Ghada Simon, INSEAD 2010 GEMBA alumna sees many benefits for women pursuing an EMBA. “First, they get a real chance to be considered as peers and to be treated on an equal footing. Building on that, I have the feeling that after an EMBA most women are more self-confident and more assertive, they act accordingly and break the 'glass ceiling', as the perception of their professional environment changes positively.” Ms. Prada adds, “The greatest advantage for a woman getting an Executive MBA is to differentiate herself and to be able to have a much broader and deeper view of an organization, and to help put the puzzle pieces together to find the best possible alternatives.”

Kerry Watts, Durham University 2009 EMBA alumna, didn’t actually go into the program with set expectations but was pleasantly surprised by what she found. “I never thought of the EMBA as a guaranteed passport to a specific job but the whole experience has enhanced the opportunities that are now available to me. I believe those undertaking an EMBA need to look at the bigger picture and the added advantages that the qualification gives you: providing you with new knowledge, rounding off the knowledge you have, and learning from other colleagues (their backgrounds, experiences and dilemmas). It has helped me to enhance my confidence by being able to transfer the skills I had developed through nursing into different business scenarios and realize that I can make a valid contribution.”

Extra dedicatio

The one difference you will often hear about between men and women pursuing an Executive MBA is the amount of juggling involved. In most cultures, though it is slowly changing, the family and household duties still rest mainly on the woman’s shoulders. Yet, this does not seem to deter those truly determined to make it work. As current Kellogg-WHU EMBA participant, Charmaine Leung notes, “The women in class have been phenomenal and exceptionally inspiring from career driven mothers who balance school, career and travel, to individuals that are passionate, vocal, and confident and excel in the areas they work in.” Natacha Dagneaud, Kellogg-WHU 2009 EMBA alumna adds, “No need to visit Cirque du Soleil... All the women I saw at the EMBA were excellent jugglers. They had created a support system around them with the help of family, work/colleagues and classmates. My tip to you is: During the EMBA, learn to delegate and to empower. This also applies to your family, kids, relatives... They can live without you for a while. Take this time out for you.”

Ebrahim Mohamed, Director of Executive MBA Programmes at Imperial College wisely notes, “Family life can be distracting. But the most successful executives have the most fulfilling personal lives – it’s all about being focused and prioritizing accordingly.” Nora Benhabiles, IESE 2008 GEMBA alumna, enthusiastically agrees, “Yes, do it! I had 9-month old twins when I began the GEMBA and worked in Belgium while living in Paris. Regarding the balancing act, it is always difficult to balance personal/professional life and there is no secret potion to succeed. But I would say that in many cases men are now sharing the familial responsibilities and the cultural taboos are becoming less present.” Additionally, Lamees Qasem, IESE 2009 GEMBA alumna believes you must “be realistic about what you can do. You can never have everything perfect and bear in mind that at any point in time something will have to give and it is ok. The most important point is to have great support from your partner. It is a tough and taxing period on everyone and somehow your family will have to see the value and appreciate the sacrifices you have made.”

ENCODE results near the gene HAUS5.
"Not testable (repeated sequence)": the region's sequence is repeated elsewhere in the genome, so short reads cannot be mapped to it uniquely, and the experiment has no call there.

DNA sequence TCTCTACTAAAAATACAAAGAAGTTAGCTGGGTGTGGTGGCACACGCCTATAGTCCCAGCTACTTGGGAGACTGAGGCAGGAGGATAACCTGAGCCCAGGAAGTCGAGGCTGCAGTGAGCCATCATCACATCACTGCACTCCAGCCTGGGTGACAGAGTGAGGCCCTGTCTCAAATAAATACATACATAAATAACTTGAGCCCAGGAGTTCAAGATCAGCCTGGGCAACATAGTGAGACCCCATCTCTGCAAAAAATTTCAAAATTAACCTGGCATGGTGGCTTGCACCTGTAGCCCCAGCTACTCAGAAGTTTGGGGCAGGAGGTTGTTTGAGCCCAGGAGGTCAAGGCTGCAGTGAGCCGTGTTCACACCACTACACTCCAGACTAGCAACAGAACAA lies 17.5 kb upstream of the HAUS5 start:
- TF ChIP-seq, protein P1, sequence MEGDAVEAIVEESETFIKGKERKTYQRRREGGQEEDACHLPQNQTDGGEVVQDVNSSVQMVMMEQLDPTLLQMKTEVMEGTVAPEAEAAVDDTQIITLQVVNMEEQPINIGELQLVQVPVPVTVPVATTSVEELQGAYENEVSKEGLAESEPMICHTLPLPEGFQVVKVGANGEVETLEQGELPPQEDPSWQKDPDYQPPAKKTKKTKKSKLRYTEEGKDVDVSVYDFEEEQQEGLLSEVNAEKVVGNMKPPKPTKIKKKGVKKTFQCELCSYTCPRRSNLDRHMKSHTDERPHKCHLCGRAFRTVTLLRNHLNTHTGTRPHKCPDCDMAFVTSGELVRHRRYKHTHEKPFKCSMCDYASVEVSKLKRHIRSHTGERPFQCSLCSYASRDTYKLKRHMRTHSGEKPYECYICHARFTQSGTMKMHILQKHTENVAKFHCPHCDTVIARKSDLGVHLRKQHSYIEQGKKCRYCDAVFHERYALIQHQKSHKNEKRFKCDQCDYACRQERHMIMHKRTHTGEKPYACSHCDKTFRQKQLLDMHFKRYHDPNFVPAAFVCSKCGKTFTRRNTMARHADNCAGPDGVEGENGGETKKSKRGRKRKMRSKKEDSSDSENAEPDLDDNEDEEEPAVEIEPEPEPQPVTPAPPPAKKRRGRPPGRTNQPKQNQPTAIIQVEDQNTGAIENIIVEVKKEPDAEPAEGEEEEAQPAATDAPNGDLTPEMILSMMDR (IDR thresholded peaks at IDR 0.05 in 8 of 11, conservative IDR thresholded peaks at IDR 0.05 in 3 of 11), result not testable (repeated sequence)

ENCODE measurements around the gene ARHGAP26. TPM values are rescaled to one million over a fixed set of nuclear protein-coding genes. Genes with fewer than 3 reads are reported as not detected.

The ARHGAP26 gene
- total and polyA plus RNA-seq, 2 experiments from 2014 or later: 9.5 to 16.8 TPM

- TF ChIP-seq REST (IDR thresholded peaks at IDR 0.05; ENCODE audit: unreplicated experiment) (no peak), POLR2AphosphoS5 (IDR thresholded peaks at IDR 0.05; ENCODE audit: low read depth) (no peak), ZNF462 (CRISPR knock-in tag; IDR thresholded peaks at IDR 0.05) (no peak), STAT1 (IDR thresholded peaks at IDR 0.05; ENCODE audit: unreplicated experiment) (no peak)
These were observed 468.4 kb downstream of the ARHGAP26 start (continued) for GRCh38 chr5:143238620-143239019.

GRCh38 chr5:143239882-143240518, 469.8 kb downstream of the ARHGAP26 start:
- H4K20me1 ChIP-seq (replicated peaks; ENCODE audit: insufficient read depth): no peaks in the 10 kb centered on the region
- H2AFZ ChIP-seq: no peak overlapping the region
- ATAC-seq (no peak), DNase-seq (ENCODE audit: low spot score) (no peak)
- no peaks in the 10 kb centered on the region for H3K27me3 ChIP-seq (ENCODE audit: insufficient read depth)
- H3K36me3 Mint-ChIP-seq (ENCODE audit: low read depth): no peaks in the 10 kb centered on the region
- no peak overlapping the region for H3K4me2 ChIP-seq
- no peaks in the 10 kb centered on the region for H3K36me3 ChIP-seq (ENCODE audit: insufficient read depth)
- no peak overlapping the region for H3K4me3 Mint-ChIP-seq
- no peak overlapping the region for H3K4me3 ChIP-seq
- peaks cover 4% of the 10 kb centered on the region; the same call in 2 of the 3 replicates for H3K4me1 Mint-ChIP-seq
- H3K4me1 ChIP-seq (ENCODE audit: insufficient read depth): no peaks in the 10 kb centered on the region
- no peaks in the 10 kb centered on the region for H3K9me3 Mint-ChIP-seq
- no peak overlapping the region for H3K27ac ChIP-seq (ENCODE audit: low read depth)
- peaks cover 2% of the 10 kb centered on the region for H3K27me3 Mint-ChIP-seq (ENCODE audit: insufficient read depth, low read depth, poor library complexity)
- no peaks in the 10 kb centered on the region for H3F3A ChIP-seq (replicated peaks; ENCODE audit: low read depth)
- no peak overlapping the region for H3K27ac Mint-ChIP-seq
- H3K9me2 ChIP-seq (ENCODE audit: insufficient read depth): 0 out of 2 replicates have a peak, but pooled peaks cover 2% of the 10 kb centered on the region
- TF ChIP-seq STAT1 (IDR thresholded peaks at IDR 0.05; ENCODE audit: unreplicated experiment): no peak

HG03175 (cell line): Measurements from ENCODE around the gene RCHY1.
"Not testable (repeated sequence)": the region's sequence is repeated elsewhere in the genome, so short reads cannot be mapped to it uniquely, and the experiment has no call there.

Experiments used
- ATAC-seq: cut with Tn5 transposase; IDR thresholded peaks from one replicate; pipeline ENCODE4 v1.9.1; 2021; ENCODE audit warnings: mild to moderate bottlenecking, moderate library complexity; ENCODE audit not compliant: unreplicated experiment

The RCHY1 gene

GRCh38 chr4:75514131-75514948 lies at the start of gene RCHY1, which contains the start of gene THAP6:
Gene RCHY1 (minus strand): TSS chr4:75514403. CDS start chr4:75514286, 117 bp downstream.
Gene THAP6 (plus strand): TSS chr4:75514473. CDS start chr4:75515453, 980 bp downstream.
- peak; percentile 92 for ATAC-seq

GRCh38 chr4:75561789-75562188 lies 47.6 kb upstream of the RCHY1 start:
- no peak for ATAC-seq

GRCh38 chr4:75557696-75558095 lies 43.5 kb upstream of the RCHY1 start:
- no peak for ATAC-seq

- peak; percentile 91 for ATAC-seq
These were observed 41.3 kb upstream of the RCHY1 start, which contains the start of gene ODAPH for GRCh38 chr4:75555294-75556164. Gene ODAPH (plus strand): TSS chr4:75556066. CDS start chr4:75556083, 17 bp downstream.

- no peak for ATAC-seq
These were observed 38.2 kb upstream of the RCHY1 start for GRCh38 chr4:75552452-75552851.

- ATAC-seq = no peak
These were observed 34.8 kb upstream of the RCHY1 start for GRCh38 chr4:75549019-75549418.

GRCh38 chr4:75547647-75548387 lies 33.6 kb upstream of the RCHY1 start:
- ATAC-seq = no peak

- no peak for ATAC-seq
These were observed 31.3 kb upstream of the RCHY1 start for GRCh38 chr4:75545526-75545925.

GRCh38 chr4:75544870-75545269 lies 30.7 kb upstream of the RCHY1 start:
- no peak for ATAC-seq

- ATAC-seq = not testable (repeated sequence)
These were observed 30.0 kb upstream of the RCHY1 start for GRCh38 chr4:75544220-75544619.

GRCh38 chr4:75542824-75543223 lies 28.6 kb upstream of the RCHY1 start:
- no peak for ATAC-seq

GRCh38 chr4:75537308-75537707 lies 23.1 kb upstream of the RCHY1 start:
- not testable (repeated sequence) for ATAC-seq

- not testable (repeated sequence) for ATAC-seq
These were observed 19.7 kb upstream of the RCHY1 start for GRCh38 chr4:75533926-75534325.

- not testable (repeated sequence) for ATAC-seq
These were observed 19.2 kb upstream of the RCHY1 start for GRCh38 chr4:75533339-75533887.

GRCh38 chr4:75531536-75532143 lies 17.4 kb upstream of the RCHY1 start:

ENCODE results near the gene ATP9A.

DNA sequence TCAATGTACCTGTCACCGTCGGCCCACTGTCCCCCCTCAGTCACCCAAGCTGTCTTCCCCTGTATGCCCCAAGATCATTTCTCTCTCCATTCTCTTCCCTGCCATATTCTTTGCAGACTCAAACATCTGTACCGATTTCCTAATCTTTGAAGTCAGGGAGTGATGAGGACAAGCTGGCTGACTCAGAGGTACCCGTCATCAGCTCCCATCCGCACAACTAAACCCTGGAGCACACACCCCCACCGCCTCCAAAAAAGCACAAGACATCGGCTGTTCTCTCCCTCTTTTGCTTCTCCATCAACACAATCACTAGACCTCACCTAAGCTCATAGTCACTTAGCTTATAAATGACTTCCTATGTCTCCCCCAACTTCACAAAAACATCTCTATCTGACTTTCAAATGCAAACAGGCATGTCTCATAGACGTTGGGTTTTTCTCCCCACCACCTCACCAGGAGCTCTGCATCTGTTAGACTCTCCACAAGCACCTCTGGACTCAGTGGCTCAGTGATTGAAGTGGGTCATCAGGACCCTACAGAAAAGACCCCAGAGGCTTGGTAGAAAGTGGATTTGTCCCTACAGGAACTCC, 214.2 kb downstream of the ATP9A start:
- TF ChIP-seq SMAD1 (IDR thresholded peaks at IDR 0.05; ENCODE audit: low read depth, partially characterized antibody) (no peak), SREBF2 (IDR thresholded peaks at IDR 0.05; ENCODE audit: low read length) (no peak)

The payoff

The one point that each and every woman agreed upon, whether she was an alumna or a current participant, was that the effort is truly worth it. Catherine Clauzade current participant at the EMLYON Executive MBA program noted that “even after 20 years in business with a strong technical training, through the EMBA program I am able to learn new habits, and new ways to analyze everyday problems! It's a bit like someone with myopia discovering the benefits of a pair of glasses!” Ms. Qasem adds, “the greatest advantage to having an Executive MBA degree is the depth of analysis I am now able to engage in thanks to the vast experience of my colleagues who have many years of knowledge and challenges under their belt.”

Finally it is simply the fact that they have conquered such a challenge that adds to all of the other benefits their new EMBA degree brings these women executives. Ms. Watts acknowledges her gratitude for her support team and knows that to survive the EMBA challenge you simply have to stay the course, “My determination to succeed was supported by great friends, colleagues and similar minded people at the business school – both classmates and staff. Keep your eye on the goal that you have set yourself and the time flies - before you know it the hard work has paid off.”

This article was originally published in November 2012 . It was last updated in May 2018